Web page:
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Improvisational and Extemporaneous Speechmaking

December 6, 2009

At Talk for Change Toastmasters, at every regular meeting, we practice the art of Public Speaking through means of prepared speeches as well as short improvisations in the form of “Table Topics”. Table Topics are 1-2 minute long responses to questions that the Table Topics Person asks during our meeting. Here’s a tip on how to become a better conversationalist and orator.

If you are entering the world of public speaking and are looking to become a better orator, you are going to be delivering more than one-way speeches, presentations. More than likely in your career, you will have to respond to questions, comments, and concerns from your audience extemporaneously, or “at the spur of a moment”. How do you prepare yourself for such a situation?

“Be Prepared” – The Boy Scouts

“Chance favors the prepared mind.” – Louis Pasteur

The old Boy Scout motto rings true in almost every situation. Louis Pasteur, couldn’t be more correct. In the context of impromptu speeches and responses, being prepared is a matter of knowledge more than it is about know how. The amount of knowledge you have about yourself, the subject matter you are speaking about, and the audience that you are speaking to will direct your ability to respond to any questions that may come up.

One way to prepare for such a situation is to write about what you know about the three topics. When writing about yourself, try to focus on how you came about the knowledge in the first place. By having a personal story about how you know what you know, you will be able to draw upon many tangents and parallels of knowledge from your mind which could enhance the topic matter alone. For example, my knowledge of public speaking has been cultivated through many extra-curricular school  activities, and by selling myself and my ideas in my old business.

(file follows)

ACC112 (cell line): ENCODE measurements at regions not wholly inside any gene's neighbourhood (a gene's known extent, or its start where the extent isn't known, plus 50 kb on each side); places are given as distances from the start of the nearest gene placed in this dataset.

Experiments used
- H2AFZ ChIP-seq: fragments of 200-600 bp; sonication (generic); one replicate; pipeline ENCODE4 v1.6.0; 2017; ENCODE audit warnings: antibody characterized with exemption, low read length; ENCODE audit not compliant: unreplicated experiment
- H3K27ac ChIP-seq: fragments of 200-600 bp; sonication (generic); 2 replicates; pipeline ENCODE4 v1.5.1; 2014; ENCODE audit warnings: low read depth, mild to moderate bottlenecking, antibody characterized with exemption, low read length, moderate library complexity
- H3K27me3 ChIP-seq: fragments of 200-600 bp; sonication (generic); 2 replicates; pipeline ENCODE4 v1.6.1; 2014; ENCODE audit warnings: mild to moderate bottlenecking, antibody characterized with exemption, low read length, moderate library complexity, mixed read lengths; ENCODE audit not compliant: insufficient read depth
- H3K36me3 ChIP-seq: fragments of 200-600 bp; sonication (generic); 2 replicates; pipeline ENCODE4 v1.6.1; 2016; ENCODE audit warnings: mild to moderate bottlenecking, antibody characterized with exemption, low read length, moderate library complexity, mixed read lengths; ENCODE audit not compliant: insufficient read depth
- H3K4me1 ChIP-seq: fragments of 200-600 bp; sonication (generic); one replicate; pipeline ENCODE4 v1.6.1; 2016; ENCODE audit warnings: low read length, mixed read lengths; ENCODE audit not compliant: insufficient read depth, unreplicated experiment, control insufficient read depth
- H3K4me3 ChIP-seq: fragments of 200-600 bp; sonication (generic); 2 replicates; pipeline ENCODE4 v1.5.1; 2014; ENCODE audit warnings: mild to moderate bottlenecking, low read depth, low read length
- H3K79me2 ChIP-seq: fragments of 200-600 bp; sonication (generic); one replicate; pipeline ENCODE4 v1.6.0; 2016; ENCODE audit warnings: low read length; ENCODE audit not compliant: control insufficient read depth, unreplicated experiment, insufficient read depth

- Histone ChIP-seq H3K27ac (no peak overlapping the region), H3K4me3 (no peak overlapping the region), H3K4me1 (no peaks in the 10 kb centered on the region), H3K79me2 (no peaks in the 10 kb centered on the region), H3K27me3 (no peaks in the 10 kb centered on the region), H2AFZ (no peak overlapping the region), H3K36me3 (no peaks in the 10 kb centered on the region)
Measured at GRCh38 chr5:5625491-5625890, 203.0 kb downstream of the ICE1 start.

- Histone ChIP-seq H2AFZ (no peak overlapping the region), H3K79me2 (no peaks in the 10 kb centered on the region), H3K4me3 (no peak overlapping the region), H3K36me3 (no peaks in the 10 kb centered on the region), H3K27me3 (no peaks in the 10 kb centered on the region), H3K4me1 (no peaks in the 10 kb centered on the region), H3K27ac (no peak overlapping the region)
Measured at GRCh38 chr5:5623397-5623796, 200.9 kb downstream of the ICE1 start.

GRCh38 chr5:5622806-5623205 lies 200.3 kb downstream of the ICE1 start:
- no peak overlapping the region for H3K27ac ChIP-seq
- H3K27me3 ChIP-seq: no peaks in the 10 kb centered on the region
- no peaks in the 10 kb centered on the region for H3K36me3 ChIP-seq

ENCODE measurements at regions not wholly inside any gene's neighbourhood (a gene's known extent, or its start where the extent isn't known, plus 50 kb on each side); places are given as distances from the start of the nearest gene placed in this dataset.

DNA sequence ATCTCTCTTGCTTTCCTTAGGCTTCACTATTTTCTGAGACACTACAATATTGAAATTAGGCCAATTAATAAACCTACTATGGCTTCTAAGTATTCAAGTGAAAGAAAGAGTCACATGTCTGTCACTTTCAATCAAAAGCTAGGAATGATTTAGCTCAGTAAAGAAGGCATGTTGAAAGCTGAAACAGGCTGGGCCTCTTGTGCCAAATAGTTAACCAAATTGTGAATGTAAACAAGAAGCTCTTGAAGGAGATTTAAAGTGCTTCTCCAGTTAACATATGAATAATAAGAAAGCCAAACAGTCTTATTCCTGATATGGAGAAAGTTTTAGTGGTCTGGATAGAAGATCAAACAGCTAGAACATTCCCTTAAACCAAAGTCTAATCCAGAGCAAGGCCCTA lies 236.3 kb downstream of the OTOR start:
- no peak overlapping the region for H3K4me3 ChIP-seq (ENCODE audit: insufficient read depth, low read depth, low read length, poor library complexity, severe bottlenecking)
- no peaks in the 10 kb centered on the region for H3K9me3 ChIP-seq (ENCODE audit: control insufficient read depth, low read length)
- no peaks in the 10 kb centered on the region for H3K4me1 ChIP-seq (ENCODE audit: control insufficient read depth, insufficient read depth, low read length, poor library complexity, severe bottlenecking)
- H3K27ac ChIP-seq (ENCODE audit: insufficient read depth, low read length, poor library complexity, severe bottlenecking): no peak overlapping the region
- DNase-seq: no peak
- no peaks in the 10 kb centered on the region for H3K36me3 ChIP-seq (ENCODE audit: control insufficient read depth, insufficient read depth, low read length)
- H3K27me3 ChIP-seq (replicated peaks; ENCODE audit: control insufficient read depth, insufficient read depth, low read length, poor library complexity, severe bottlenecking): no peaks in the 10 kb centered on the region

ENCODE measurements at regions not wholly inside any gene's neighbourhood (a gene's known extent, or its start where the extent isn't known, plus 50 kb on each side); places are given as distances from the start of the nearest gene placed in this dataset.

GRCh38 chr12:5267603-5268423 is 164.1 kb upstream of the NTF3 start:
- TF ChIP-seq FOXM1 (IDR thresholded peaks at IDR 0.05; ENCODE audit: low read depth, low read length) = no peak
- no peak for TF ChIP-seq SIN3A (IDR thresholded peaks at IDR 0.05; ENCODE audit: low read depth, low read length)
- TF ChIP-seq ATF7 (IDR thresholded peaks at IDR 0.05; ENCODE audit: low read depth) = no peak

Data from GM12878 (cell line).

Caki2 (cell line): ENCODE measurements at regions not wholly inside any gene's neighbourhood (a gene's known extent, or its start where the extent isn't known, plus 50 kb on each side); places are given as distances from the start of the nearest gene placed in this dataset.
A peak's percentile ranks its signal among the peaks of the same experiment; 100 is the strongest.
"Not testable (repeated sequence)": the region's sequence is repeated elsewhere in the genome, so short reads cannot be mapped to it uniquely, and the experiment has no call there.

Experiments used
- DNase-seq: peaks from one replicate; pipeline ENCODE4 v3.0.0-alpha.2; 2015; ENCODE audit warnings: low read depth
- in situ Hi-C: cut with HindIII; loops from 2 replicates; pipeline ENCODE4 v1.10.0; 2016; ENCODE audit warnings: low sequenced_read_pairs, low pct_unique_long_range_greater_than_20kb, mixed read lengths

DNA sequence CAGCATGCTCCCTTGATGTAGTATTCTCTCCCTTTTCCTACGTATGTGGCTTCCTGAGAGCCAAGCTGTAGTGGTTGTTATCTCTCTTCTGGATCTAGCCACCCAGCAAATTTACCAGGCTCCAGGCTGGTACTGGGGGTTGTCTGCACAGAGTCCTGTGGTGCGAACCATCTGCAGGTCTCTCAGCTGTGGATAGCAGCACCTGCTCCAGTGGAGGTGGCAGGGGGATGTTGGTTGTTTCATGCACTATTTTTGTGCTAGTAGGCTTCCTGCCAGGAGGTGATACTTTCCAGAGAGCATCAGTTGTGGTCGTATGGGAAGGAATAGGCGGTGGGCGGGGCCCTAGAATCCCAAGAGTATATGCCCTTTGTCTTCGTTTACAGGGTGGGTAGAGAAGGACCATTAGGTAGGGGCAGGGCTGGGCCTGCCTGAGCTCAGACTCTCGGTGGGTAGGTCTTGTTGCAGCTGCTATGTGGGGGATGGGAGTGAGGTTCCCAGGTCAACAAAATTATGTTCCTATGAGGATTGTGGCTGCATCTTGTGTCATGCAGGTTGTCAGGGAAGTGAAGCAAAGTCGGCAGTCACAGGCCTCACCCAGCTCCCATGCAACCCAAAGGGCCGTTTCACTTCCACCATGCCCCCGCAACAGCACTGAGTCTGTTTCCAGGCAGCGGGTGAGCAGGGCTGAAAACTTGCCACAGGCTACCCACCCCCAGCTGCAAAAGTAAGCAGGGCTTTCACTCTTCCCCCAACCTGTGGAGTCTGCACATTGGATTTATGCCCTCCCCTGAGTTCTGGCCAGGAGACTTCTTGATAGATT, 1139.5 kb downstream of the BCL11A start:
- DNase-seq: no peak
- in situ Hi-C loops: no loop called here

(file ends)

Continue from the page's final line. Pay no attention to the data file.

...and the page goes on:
Another way to prepare is to write about the subject matter. By writing and speaking about your domain of knowledge, you are essentially building a library of thoughts in your head which will be readily accessible when you are in front of a crowd. You can have a two-fold goal in writing either blog entries, magazine articles, or books on your topic: Your confidence in your knowledge will only get better if you write, and you will become an authority on the subject.

By learning about your audience, you will know how to best respond and give an improvised speech. This may include their liking of football, golf, or video games. Knowing your audience is as important as knowing your self. I highly recommend doing some research on who you are going to be speaking to before you do.

Now that you know as much as you can about yourself, your topic, and your audience, you have to deliver the speech. The same simple rules apply. Every speech should be to the point, and have three parts. An introduction, a body, and a conclusion are all necessary for your message to be effective. The introduction can include things about yourself, your audience. The body can include the meat of your argument or message. The conclusion can sum up your ideas in a few sentences.

Being extemporaneous isn’t difficult, and is certainly not impossible. It just requires a bit of footwork, and patience.

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